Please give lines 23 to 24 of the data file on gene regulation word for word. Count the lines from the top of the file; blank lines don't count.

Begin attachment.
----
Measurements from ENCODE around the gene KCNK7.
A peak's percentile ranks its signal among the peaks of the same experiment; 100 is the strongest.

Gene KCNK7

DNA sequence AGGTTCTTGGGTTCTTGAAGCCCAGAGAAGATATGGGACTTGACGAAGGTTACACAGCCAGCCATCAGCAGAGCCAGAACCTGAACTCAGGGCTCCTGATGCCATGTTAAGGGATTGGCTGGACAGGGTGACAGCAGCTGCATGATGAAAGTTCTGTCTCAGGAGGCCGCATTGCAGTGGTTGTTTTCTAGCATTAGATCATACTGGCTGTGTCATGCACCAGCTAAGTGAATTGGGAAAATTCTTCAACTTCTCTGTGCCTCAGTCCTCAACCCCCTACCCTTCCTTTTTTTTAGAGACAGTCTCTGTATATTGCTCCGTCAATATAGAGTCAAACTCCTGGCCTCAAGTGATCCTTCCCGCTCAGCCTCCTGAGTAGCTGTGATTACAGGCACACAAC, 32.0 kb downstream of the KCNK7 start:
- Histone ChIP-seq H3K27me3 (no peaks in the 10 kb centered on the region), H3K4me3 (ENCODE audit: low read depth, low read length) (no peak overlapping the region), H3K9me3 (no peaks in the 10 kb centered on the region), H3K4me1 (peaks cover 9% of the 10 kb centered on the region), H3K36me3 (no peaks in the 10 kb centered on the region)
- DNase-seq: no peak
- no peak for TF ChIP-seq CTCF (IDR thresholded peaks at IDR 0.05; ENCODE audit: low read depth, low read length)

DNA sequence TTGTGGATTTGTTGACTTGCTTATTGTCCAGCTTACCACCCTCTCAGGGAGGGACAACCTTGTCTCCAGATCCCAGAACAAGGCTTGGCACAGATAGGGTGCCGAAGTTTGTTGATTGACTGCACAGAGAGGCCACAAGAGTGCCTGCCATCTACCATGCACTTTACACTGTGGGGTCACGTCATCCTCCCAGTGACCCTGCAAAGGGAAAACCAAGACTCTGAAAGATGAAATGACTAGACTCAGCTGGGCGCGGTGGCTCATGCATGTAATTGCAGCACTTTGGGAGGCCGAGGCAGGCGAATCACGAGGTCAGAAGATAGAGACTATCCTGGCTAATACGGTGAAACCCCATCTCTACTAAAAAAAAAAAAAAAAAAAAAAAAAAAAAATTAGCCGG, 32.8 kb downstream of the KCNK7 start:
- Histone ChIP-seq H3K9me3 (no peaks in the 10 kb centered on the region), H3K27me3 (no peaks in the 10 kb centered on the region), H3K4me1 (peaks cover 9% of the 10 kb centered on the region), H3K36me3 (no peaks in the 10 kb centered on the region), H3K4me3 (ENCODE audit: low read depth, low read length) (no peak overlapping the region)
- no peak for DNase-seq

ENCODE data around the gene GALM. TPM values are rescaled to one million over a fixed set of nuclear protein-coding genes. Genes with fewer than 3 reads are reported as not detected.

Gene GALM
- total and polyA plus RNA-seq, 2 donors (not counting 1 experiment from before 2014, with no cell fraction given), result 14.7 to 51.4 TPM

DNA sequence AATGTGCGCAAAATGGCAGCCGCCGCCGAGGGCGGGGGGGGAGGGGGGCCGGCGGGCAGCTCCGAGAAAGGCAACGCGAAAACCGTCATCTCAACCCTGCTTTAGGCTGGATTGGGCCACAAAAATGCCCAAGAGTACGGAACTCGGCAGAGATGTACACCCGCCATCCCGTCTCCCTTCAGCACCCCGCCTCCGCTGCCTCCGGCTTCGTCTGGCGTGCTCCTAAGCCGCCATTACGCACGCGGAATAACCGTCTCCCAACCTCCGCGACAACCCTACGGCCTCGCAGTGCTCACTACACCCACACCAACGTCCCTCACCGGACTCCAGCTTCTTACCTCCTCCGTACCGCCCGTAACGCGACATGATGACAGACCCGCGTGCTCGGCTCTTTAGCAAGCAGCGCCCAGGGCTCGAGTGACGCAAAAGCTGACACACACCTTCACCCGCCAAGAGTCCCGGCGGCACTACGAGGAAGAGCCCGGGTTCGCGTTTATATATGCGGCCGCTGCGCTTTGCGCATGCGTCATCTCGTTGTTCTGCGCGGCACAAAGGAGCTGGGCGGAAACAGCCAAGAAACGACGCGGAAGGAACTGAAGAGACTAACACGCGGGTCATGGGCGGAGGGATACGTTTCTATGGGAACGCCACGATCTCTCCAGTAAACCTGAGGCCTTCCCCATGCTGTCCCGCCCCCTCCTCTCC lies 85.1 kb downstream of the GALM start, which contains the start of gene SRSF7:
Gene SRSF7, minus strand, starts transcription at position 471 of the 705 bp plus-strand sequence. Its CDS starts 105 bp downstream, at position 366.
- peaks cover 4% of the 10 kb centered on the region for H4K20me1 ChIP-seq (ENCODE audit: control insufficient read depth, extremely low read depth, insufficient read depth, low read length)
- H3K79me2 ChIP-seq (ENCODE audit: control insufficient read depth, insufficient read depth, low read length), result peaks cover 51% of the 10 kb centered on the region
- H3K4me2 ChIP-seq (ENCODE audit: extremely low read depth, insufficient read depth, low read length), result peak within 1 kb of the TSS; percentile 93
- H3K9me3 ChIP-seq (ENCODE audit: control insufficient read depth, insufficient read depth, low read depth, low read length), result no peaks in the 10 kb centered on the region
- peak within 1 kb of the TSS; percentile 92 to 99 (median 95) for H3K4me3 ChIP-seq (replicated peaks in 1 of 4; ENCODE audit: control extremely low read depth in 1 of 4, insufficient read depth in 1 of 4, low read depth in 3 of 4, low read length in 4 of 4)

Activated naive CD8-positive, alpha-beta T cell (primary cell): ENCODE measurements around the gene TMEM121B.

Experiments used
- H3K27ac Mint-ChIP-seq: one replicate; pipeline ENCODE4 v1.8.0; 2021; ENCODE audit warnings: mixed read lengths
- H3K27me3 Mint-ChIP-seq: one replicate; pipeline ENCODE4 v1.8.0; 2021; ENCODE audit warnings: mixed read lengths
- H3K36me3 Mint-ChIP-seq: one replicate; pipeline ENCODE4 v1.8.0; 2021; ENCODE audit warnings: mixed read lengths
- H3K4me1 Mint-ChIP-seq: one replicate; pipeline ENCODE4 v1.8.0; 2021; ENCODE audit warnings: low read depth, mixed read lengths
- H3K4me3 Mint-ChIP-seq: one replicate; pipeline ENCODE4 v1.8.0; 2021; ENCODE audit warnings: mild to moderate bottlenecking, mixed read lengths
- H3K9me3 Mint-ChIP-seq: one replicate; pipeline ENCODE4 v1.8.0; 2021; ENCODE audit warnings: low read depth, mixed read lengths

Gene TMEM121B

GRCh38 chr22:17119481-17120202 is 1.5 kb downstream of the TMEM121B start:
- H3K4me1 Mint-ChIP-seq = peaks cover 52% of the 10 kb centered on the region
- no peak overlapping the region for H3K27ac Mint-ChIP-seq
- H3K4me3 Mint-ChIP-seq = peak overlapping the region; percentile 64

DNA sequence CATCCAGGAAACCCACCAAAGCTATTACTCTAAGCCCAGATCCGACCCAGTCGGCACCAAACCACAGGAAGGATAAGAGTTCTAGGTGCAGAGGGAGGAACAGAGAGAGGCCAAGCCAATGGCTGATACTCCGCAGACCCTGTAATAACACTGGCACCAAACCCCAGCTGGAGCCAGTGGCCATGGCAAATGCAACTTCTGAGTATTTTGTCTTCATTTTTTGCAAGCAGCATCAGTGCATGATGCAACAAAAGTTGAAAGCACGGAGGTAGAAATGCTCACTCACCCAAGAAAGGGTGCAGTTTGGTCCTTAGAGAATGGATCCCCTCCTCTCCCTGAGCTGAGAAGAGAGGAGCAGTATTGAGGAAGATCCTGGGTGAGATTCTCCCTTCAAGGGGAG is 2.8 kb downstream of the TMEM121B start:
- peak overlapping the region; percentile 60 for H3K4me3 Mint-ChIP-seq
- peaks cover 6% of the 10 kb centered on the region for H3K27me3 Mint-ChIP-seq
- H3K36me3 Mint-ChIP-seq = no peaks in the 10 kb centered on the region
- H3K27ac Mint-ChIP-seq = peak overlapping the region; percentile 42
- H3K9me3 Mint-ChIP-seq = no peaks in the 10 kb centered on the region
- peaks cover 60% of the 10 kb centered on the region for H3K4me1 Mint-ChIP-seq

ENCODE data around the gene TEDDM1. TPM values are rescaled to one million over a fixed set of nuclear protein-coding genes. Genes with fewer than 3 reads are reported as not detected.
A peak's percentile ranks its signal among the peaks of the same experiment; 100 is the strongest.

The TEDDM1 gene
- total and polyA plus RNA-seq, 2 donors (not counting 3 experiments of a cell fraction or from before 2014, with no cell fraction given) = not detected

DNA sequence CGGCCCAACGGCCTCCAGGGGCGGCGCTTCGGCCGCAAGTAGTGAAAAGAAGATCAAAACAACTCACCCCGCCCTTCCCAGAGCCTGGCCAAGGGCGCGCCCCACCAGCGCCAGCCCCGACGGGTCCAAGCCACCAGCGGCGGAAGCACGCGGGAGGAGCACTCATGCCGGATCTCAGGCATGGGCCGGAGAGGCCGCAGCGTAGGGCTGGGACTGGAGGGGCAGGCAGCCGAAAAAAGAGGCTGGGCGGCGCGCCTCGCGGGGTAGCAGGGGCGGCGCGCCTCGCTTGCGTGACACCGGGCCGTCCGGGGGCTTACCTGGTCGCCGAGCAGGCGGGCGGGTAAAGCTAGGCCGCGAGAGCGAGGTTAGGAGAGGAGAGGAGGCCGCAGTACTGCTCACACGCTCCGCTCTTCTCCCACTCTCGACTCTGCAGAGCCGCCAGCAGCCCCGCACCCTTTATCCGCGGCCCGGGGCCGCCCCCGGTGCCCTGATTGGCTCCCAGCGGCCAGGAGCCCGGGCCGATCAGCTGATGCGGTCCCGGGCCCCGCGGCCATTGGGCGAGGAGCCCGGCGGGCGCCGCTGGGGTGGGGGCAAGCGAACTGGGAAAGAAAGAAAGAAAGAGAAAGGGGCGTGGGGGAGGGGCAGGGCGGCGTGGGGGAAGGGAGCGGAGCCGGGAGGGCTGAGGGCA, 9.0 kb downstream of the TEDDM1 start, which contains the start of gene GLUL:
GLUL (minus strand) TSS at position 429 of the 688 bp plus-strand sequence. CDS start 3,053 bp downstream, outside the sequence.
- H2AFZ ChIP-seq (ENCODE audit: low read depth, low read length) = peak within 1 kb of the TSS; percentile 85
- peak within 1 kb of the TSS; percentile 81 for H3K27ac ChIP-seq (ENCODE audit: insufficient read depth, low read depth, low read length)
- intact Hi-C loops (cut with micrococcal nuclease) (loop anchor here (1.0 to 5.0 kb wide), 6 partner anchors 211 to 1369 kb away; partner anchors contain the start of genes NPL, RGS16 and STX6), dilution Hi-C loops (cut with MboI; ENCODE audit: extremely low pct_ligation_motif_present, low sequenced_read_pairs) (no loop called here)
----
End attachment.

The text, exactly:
- H3K27ac Mint-ChIP-seq: one replicate; pipeline ENCODE4 v1.8.0; 2021; ENCODE audit warnings: mixed read lengths
- H3K27me3 Mint-ChIP-seq: one replicate; pipeline ENCODE4 v1.8.0; 2021; ENCODE audit warnings: mixed read lengths